To the pastors, deacons, and people of the Southwest California Synod:
Grace and peace in Christ, who guides us in the wilderness!
Beloved, just as our Lord Jesus tells us in his Sermon on the Mount, “In everything do to others as you would have them do to you,” I believe it is important for us take this injunction seriously even in times of crisis or emergency. Right now we see concern in Los Angeles and the United States generally about the “Coronavirus” that seems to have begun in China some weeks ago and is now spreading around the world. I wish to share with you some thoughts I have about this emerging, possible health emergency, and how I believe we as Christians should react. Mostly we should use common sense; but there are also ways our faith can help shape our response.
My first recommendation is this:
Remain calm and encourage others to be calm
. The spread of new flu-like viruses of varying virulence is an annual event, and often has a global impact. We can rely on public health agencies to keep us informed on the disease’s progress and give us basic precautionary information. Visit reliable websites like
for updated information. And be calm: there is every likelihood that this will be no more severe than the seasonal flu. Constant repetition of media reports and news of illness throughout the world can make the situation seem much worse than it actually is. Our duty to our families and neighbors is to take the virus seriously, but to not allow ourselves to react in panic and alarm. Others may depend on your own calmness; practice it.
Second, I recommend:
Treat this like any flu epidemic.
Be vigilant in washing your hands often and thoroughly, and/or use hand sanitizer. Try not to touch your face, be cautious about touching surfaces in public places; cover your coughs and sneezes with your elbow, and avoid unnecessary handshaking and hugging. Be more aware than usual of things you touch and handle. Thorough hand washing with soap on a regular basis is much to be recommended.
Continue to observe a holy Lent.
Go to church; pray and fast and give to those in need. Aside from handwashing and avoiding unnecessary physical contact with others, our public lives and churchgoing need not change significantly. Simply remember that in a public place, together with numbers of other people and touching many things that others have touched, it is important to be careful. Our pastors will take basic precautions in their congregations and will let you know of any heightened local concerns. You may be advised to refrain from handshaking or hugs during the passing of the peace; know that Christian love can also be communicated with a word or a non-contact gesture.
Avail yourselves of the means of grace.
There is no need at present to refrain from participating in Holy Communion. Our pastors, communion assistants, and altar guilds will take all reasonable precautions. Everyone should wash their hands or use sanitizer before communing or handling the communion elements. If partaking of the Holy Communion from a common cup concerns you, receive only the bread—our Lutheran faith in the presence of the body and blood of Christ in both the bread and wine of the Eucharist teaches us that each element is complete and sufficient in itself to communicate to us God’s grace and healing in the sacrament. If you wish not to receive the wine, simply pause or bow to hear the words “The Blood of Christ, shed for you,” and reverently move on. Even under normal circumstances sipping from a chalice of silver, with the use of a clean purificator by the assistant afterwards, is probably more sanitary than intinction. Let your pastoral leaders guide you; they are concerned for your welfare both in body and soul.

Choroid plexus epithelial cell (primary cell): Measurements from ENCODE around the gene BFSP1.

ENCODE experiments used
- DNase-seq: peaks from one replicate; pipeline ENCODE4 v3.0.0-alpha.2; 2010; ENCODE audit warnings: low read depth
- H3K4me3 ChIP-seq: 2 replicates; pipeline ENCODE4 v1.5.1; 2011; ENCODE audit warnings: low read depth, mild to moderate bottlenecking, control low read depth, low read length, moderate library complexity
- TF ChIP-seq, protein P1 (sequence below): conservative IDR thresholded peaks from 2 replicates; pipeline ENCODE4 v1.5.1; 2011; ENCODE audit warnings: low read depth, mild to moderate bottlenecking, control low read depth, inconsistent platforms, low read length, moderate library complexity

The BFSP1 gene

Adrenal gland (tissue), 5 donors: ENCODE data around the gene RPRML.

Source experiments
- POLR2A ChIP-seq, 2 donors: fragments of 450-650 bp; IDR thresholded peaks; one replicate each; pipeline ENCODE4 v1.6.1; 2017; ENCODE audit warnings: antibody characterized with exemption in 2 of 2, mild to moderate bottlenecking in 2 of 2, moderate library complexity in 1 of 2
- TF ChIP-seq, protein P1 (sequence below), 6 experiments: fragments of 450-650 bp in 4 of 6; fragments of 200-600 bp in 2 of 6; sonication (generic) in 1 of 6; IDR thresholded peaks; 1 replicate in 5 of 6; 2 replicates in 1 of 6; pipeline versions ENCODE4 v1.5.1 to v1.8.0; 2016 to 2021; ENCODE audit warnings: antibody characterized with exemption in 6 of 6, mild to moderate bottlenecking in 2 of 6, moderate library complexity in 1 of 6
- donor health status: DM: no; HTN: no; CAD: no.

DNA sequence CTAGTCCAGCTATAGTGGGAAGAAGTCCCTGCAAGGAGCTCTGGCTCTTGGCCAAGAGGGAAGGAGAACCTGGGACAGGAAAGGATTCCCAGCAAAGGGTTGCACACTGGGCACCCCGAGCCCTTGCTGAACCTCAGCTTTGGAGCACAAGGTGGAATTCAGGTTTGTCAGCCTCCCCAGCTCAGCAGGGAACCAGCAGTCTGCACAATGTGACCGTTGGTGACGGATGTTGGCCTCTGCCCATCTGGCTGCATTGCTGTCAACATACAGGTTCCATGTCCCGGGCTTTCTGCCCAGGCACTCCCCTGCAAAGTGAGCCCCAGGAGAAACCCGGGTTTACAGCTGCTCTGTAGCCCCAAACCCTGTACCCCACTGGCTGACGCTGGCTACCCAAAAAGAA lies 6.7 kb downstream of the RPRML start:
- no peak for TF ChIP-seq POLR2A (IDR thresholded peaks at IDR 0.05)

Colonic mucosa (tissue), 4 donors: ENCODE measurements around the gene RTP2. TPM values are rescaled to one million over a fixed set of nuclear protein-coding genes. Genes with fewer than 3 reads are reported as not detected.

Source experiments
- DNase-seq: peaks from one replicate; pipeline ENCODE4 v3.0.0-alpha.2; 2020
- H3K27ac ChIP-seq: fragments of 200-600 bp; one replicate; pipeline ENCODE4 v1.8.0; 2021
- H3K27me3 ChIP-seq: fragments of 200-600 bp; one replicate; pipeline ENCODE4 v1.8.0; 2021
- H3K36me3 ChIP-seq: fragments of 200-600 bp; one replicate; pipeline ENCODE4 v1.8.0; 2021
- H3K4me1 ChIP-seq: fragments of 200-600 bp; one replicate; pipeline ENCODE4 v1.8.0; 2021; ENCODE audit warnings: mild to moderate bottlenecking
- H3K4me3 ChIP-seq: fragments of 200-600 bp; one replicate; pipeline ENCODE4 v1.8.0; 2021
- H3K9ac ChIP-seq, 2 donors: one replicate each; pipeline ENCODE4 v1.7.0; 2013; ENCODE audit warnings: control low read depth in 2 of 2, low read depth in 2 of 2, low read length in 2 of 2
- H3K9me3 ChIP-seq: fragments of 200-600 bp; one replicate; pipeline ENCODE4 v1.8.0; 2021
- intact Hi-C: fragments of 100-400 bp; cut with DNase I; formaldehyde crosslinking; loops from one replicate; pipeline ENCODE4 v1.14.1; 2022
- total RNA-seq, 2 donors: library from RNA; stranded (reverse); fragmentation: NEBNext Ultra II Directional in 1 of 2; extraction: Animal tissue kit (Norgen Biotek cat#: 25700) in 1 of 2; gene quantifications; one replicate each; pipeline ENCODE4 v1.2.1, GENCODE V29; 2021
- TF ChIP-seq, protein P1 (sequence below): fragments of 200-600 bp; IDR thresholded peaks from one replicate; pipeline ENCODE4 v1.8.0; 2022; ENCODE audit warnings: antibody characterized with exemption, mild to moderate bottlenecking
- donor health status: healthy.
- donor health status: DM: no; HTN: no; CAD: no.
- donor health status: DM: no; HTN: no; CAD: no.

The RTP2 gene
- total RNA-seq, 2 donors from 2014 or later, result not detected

And last, as first:
Be not afraid.
Even if the virus should become widespread in our communities, it is not likely to be significantly more dangerous than other bad strains of flu we have faced before. But let it be part of your Lenten discipline, for your neighbor’s sake, to be careful and aware in public places, especially when you touch anything many people have touched, not to take (or give) unnecessary risk. And monitor your own health; if you develop any flu-like symptoms, seek medical help, let others know, and stay home.
Centuries ago in 1527, facing a virulent plague far more deadly than the one that challenges us right now, Martin Luther told his people that even when in danger themselves, their first duty is the love of neighbor to which Jesus calls us all. It is foolish, he taught, not to take common-sense precautions; it is equally foolish to allow exaggerated fears to separate us from those we might be able to help, or to cause us to be concerned only for ourselves. In this Lenten season we are already called to a deeper consciousness of our own fragility and mortality and our need for God and one another—let us pray and trust that God will bring us and all our people safely and in comfort to their Easter hope.
In the name of Jesus. Amen.
Bishop Guy Erwin